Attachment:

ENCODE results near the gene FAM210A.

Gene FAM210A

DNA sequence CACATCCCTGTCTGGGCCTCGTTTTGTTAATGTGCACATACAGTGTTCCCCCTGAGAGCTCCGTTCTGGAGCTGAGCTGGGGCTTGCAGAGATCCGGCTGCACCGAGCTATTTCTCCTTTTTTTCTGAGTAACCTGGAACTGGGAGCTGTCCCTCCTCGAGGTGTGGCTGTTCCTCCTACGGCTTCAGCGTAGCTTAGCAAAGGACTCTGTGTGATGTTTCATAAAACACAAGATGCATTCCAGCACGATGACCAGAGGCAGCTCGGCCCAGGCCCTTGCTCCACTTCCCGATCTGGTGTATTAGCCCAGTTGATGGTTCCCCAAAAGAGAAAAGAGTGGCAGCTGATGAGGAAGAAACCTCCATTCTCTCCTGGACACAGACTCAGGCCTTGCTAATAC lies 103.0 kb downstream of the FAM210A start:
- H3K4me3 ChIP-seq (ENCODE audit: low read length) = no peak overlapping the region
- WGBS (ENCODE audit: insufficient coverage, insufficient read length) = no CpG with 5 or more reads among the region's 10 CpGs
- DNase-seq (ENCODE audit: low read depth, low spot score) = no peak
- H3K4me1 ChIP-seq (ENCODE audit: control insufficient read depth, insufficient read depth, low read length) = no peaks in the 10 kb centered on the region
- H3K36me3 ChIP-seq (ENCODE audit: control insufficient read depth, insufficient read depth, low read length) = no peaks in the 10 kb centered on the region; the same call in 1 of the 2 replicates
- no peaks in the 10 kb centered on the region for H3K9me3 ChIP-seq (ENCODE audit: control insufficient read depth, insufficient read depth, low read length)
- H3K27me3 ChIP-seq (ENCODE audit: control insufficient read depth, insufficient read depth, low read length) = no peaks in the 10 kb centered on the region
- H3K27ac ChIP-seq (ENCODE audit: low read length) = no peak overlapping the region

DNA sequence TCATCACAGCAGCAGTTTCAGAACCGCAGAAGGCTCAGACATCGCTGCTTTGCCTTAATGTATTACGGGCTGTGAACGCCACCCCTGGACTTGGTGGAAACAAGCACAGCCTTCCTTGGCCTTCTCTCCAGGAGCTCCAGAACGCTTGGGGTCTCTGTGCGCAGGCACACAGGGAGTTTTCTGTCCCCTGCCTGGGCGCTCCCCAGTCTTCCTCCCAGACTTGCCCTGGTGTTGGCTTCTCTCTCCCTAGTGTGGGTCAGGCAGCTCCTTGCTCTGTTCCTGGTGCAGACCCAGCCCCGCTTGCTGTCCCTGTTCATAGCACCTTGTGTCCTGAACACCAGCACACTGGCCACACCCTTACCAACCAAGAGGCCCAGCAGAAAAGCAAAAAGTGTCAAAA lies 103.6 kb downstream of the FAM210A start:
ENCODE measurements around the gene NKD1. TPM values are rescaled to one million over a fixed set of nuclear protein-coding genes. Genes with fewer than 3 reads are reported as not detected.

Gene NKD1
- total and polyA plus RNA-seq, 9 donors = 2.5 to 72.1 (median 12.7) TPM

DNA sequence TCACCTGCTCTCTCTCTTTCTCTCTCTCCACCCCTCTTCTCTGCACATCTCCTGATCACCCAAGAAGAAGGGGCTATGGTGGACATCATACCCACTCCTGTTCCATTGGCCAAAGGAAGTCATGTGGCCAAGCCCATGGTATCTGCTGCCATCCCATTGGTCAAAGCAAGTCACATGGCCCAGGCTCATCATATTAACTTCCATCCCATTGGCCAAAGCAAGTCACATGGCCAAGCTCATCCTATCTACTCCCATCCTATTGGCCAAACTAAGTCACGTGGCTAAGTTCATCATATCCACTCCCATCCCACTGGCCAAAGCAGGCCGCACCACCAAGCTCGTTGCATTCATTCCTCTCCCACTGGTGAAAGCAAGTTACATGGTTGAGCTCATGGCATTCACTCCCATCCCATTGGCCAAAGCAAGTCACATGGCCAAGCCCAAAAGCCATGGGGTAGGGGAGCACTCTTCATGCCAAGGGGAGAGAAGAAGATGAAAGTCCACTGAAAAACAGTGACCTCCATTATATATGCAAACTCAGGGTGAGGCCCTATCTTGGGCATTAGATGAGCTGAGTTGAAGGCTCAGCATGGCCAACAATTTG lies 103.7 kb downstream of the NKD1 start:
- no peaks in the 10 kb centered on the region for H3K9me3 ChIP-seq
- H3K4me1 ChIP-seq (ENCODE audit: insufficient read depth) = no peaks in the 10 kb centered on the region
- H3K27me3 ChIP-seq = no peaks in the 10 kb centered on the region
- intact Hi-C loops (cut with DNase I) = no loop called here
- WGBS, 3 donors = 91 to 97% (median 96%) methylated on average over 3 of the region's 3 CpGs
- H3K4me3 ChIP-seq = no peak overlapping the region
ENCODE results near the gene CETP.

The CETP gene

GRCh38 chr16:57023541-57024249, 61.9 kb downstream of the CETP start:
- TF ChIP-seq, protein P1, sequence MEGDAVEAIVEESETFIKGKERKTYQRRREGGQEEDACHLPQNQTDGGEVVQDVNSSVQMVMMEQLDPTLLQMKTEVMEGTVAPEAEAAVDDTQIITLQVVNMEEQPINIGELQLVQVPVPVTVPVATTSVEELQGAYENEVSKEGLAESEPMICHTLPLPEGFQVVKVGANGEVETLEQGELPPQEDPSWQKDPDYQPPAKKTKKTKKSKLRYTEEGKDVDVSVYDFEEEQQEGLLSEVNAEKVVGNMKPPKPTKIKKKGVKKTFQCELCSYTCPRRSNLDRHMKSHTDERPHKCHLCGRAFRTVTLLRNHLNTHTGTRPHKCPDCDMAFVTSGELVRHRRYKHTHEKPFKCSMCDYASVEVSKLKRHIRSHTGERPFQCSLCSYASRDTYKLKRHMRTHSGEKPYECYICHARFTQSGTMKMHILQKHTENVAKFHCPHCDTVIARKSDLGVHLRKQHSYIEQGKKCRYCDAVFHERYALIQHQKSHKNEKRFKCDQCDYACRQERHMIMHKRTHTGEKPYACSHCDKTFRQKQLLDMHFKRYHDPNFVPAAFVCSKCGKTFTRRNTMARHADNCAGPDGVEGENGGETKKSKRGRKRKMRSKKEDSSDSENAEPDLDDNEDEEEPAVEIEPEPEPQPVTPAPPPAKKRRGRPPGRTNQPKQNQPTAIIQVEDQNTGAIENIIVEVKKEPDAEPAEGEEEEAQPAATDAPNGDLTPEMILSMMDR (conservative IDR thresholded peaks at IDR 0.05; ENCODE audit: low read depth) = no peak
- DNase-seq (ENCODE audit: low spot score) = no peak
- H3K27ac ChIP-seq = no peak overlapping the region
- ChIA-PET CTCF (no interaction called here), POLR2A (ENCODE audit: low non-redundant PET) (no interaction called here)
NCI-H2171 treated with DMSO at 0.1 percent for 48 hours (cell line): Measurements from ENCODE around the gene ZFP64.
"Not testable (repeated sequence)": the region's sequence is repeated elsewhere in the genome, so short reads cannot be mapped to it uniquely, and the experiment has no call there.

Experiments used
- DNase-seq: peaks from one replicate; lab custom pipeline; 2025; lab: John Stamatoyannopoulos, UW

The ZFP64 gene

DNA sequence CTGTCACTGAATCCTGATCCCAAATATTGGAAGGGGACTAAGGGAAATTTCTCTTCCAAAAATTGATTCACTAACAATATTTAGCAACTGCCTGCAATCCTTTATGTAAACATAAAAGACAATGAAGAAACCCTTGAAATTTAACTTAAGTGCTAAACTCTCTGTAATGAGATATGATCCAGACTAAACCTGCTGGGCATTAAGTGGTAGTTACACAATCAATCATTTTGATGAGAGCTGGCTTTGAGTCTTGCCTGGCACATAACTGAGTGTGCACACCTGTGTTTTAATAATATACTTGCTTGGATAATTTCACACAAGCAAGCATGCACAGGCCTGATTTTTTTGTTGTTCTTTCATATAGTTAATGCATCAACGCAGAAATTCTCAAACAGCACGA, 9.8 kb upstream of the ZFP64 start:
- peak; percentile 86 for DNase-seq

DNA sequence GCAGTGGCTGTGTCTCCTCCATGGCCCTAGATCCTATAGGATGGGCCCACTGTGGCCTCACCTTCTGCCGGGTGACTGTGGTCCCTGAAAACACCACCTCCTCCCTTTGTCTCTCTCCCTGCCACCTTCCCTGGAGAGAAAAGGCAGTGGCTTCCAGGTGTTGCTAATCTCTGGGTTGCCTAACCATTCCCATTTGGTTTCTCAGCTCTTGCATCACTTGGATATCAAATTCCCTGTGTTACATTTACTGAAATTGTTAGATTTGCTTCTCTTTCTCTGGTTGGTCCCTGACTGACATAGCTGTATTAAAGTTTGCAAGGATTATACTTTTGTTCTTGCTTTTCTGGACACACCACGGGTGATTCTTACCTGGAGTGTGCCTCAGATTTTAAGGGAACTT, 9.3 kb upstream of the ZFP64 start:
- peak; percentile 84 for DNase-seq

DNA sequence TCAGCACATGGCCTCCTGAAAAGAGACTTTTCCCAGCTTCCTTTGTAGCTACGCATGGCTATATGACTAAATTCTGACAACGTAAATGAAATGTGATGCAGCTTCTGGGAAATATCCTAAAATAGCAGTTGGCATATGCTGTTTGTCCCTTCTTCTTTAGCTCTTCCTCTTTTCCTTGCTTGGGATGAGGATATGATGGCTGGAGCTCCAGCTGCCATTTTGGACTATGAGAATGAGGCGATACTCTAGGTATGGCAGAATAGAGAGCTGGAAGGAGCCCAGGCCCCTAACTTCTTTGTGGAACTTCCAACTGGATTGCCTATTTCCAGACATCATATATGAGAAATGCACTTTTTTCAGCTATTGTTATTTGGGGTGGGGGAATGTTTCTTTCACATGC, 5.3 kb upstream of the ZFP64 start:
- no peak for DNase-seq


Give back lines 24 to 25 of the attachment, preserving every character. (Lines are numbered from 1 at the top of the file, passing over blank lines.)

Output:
The CETP gene

GRCh38 chr16:57023541-57024249, 61.9 kb downstream of the CETP start: